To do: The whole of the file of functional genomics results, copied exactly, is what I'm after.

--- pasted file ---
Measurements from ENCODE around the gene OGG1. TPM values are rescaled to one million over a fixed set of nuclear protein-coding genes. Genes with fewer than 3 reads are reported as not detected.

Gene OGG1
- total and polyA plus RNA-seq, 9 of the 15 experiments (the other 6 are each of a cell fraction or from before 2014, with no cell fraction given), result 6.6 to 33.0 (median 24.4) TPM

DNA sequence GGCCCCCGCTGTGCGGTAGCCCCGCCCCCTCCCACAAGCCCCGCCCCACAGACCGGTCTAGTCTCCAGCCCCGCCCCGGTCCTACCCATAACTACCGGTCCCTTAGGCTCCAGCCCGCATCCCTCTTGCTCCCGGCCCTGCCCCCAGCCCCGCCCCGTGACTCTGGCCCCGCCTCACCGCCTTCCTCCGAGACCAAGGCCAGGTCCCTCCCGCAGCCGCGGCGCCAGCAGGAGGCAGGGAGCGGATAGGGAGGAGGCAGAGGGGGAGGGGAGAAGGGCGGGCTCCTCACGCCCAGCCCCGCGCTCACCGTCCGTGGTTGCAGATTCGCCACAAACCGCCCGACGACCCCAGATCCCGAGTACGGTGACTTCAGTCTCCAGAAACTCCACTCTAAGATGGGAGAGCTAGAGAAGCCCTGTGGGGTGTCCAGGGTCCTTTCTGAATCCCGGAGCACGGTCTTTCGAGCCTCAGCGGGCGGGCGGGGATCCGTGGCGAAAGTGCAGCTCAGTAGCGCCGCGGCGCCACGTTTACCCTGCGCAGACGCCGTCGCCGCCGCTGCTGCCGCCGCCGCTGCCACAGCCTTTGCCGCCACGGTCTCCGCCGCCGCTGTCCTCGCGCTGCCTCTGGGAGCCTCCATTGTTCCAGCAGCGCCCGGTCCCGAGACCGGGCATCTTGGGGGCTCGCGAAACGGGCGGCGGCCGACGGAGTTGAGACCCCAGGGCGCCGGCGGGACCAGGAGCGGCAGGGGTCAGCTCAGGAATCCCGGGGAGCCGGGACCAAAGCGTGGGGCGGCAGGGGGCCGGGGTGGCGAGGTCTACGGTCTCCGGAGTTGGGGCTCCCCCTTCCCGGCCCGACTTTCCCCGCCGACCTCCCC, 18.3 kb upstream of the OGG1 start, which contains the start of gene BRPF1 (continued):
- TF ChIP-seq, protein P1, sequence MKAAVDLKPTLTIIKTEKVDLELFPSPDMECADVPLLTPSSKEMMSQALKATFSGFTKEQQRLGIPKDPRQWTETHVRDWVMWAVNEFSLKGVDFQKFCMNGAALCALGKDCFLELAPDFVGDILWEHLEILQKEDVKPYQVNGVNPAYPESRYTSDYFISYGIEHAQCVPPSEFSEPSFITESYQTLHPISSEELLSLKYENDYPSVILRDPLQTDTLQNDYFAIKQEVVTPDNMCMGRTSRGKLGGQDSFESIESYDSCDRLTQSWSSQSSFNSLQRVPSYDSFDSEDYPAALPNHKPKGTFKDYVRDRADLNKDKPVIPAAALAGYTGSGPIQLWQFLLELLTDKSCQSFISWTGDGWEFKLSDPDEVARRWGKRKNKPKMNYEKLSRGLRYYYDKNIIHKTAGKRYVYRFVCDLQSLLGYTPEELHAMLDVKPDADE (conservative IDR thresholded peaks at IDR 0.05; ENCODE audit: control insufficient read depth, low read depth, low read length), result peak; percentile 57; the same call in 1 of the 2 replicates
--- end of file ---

Measurements from ENCODE around the gene OGG1. TPM values are rescaled to one million over a fixed set of nuclear protein-coding genes. Genes with fewer than 3 reads are reported as not detected.

Gene OGG1
- total and polyA plus RNA-seq, 9 of the 15 experiments (the other 6 are each of a cell fraction or from before 2014, with no cell fraction given), result 6.6 to 33.0 (median 24.4) TPM

DNA sequence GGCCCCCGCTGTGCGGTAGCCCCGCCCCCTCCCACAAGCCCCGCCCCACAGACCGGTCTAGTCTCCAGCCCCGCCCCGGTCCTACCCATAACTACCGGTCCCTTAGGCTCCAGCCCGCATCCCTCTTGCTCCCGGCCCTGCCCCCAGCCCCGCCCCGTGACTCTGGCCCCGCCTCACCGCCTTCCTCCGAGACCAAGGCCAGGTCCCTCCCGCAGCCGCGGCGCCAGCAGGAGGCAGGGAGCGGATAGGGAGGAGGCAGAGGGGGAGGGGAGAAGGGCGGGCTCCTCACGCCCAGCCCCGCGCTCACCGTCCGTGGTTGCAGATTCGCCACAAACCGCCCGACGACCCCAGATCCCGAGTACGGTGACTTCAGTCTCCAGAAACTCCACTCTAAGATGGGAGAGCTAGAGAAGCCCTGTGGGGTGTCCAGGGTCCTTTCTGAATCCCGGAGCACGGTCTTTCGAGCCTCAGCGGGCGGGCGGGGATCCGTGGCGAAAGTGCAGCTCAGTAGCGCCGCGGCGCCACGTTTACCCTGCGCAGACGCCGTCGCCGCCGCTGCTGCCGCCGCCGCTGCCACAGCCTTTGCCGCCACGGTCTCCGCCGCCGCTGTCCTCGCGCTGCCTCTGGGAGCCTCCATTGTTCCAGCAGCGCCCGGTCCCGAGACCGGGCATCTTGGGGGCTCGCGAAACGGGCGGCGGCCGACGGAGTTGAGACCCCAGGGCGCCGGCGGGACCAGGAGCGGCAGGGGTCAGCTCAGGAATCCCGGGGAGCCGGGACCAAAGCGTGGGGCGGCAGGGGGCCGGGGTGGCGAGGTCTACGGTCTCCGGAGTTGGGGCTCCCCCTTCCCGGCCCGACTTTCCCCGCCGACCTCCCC, 18.3 kb upstream of the OGG1 start, which contains the start of gene BRPF1 (continued):
- TF ChIP-seq, protein P1, sequence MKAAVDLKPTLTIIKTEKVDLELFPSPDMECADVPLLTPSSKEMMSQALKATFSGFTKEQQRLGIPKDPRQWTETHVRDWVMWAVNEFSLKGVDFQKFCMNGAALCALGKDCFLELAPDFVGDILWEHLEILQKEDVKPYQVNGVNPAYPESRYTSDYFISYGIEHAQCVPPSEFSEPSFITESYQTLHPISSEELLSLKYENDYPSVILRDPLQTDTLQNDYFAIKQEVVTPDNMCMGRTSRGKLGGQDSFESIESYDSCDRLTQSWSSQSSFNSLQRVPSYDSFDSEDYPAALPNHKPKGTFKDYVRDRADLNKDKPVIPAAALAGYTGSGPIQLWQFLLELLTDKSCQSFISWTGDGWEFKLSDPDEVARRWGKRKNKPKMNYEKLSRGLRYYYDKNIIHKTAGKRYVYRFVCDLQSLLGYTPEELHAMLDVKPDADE (conservative IDR thresholded peaks at IDR 0.05; ENCODE audit: control insufficient read depth, low read depth, low read length), result peak; percentile 57; the same call in 1 of the 2 replicates